As an affiliate marketer, you are bound to write reviews of products and services somewhere on your blog. Reviews are also a great way to attract visitors and to engage them when they have further queries on the product you are reviewing. This not only lets you help the people by providing them the best information possible on the product being reviewed but it also enables you to understand the buying behaviour of the people. From the blogger’s perspective, reviews are considered the real money-making posts of the blog and every blogger pins his or her hope on these posts for generating revenue from their site. Insofar as reviews remain the cornerstone of your blog, there must be a right way to write them. And at the same time, there are wrong ways to write a review, don’t you think?
Reading reviews of a product or a service is very much a part of the buying process. I for one tend to go through many reviews, comparisons, and recommendations before zeroing in on a product. I can understand that writing a review and receiving a review is entirely a different ball game. However, most bloggers forget that deep down they are also buyers and they conveniently forget this once they don the reviewer’s hat. Most end up writing a disguised sales pitch instead of actually reviewing the product or they do not give enough information on the product leaving the readers confused and unsure.
Why people read reviews?
Before going any further, let us first understand why people read reviews. Picture this. You intend to buy a product and you are going to invest your hard-earned money towards it. Yet you are unsure of the actual utility of the product, its features, if it has alternatives in the market, how it fares compared to other similar products. So what do you do? Well, you browse the internet for information on the product, and even if it is described in detail on the “official” website, you tend to go to a reviewer’s site in the hope that it will give you an unbiased info which you might not find on the official version (for obvious reasons). So people read reviews:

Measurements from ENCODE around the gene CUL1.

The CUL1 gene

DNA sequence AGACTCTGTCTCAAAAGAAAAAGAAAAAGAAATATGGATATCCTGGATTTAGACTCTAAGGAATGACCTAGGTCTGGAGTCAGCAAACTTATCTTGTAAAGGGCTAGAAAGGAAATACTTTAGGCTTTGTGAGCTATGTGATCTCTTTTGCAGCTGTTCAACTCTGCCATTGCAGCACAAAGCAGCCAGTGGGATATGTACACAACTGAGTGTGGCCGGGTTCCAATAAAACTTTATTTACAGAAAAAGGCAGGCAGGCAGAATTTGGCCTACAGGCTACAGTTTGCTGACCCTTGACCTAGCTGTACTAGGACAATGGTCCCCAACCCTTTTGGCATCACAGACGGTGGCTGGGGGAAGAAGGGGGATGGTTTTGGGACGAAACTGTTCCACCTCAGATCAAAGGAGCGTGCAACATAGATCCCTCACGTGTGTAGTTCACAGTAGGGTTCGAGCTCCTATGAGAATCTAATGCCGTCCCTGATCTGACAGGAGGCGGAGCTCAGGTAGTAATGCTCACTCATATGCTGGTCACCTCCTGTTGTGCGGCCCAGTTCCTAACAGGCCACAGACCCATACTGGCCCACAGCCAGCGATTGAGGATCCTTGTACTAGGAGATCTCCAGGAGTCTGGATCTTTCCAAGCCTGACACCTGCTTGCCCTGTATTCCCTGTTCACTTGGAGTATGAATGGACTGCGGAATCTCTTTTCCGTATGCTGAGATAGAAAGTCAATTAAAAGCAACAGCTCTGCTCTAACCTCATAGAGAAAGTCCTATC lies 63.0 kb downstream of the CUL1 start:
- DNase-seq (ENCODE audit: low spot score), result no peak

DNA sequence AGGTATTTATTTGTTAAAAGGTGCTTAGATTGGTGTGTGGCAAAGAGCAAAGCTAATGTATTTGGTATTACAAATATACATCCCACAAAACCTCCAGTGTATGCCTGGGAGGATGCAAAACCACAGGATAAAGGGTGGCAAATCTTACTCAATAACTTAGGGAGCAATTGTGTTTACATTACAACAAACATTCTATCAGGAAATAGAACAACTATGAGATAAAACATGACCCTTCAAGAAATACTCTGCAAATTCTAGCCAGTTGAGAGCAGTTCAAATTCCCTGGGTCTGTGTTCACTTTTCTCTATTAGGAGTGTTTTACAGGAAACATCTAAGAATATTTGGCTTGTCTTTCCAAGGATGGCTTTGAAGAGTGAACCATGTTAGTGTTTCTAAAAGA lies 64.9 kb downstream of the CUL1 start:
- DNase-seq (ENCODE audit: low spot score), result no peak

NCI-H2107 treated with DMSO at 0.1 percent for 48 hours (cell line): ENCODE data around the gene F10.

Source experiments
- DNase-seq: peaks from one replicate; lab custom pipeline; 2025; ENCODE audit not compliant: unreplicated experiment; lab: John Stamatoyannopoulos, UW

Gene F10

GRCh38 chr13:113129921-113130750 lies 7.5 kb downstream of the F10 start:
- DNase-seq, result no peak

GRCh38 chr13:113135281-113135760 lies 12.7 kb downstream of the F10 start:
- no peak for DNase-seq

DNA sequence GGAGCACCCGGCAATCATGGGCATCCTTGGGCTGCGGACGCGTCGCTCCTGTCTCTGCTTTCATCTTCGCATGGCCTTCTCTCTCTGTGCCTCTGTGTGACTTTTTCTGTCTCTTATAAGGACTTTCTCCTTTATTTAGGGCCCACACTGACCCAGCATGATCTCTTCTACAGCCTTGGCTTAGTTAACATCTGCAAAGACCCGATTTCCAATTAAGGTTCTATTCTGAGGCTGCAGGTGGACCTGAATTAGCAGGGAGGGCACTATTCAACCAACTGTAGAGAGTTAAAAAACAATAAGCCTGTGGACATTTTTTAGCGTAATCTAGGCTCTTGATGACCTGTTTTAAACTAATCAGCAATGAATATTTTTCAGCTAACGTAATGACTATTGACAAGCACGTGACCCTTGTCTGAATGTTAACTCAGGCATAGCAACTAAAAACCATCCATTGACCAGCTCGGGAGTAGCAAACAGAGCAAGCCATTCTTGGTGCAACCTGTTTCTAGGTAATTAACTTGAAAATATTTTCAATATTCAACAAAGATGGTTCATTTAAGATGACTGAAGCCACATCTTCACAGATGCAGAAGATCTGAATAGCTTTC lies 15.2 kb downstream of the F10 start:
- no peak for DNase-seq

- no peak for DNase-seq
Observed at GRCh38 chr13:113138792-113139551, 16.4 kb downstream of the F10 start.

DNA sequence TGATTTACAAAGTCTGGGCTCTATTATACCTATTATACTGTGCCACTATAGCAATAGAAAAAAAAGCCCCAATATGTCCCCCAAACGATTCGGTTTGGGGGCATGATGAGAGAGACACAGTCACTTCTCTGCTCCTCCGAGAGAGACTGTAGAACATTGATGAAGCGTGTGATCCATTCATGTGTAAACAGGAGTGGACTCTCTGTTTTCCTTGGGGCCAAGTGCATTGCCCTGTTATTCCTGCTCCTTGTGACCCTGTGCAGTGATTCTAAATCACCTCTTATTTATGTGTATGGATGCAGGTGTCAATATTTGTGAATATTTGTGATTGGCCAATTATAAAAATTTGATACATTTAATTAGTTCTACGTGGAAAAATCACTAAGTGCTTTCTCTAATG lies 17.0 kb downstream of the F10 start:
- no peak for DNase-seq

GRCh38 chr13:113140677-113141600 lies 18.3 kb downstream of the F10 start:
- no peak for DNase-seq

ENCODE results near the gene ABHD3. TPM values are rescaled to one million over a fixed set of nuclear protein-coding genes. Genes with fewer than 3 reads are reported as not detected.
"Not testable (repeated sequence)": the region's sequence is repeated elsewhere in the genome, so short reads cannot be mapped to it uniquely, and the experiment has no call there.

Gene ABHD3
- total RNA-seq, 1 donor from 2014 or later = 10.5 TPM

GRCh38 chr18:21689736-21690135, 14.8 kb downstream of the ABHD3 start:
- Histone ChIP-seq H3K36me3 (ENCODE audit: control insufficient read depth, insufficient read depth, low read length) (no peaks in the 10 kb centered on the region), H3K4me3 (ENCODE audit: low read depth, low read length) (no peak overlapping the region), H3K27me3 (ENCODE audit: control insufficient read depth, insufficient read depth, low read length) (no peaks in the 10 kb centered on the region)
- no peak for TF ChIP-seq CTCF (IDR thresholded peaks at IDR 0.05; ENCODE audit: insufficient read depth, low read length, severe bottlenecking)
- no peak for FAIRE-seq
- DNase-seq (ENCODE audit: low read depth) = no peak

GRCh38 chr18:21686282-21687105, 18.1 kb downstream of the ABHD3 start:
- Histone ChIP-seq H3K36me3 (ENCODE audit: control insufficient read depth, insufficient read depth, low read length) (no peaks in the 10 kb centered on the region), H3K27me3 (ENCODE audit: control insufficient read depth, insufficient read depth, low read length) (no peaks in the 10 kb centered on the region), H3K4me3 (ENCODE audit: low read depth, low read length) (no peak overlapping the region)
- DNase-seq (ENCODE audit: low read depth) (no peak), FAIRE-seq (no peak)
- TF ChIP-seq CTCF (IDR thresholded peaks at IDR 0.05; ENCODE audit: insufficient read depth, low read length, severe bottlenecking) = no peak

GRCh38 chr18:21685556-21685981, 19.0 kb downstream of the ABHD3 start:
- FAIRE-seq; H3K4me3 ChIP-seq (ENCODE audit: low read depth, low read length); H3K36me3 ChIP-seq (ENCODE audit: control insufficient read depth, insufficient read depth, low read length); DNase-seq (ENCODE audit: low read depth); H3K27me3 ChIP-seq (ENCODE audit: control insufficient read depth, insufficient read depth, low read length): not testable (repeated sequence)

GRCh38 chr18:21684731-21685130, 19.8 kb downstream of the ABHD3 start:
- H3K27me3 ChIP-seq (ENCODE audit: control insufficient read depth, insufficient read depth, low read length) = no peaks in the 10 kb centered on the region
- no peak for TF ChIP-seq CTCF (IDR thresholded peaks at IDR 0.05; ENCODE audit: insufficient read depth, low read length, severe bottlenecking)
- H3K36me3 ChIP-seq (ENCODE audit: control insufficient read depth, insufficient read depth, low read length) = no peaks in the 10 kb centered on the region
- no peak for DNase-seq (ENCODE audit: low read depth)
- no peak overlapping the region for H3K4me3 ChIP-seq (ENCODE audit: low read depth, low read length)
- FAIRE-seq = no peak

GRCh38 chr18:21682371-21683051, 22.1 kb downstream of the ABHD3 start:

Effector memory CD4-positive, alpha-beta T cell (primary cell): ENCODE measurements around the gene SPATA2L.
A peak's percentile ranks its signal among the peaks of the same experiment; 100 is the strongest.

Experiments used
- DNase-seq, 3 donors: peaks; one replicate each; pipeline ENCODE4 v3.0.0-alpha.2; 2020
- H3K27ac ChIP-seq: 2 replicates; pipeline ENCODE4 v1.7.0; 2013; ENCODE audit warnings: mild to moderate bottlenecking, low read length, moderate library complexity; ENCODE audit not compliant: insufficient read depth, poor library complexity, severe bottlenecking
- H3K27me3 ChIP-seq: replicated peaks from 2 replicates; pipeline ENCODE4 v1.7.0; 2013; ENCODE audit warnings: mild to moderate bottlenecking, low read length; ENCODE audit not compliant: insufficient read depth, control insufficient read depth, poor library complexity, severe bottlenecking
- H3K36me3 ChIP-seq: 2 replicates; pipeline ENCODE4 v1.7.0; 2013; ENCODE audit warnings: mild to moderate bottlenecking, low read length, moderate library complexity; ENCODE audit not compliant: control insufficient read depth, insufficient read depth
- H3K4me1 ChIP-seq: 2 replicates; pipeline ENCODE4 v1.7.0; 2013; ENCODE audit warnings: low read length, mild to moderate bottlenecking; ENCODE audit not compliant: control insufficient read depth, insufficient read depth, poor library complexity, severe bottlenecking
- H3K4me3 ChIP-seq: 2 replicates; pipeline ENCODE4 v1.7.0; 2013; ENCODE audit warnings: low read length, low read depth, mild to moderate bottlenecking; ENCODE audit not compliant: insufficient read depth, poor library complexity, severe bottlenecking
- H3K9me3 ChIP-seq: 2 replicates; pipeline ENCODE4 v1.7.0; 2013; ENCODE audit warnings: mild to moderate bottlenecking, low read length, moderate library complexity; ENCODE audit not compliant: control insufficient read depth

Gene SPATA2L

- To find out the good as well as the bad things about the product.
- To see if the product would be useful to them.
- To find out how it compares to other similar products.
- To find out if it provides them good value for money compared to other products with the same features.
- To see if it comes with a trial period or with full-money-back warranty.
- To see if buying the product comes bundled with other hidden costs (product upgrade, accessories, etc.).
- To find out other people’s experiences of the product.
Planning to write a review? Consider avoiding these points.
You might want to write a review of a product or a service on your blog. Who knows with your brand already established, people might approach you to write a good review on their product they plan to promote. Yes, a review is a good way to promote a product and to carry it forward to sales conversions. While there are certain ground rules one should adhere to while writing a review, there are also many things one should be avoided while writing a review. The following are the things people don’t like in a review:
#1: No respect for the buyer’s intelligence
I don’t like it when the blogger goes over the top and makes crass assumptions about the intelligence of buyers. If you are continuously hammering me with sentences like “Don’t be a fool…”, “Here’s what I think is right for you…”, “Don’t just keep on thinking, decide now…”. Do you know you are making me feel stupid? I came looking to find out more details about the product but if the reviewer thinks I’m stupid and that he’s going to make the choice for me, how insensitive is that! Well, I know what to do. I’ll click away to another review. Simple.
#2: Sounds too pushy
Some reviewers are too direct and are eager to shove the product right under our nose. I hate it when I’m told “this is an opportunity you cannot miss” because I feel as if I’m being conned. Come on, it is my money that is going to buy the product. Nobody has the right to force me into buying something I do not like. I’m going to invest my money and I need time to think. Let’s go slow, shall we? Don’t make feel as if I’m being conned.
#3: All 5-star rating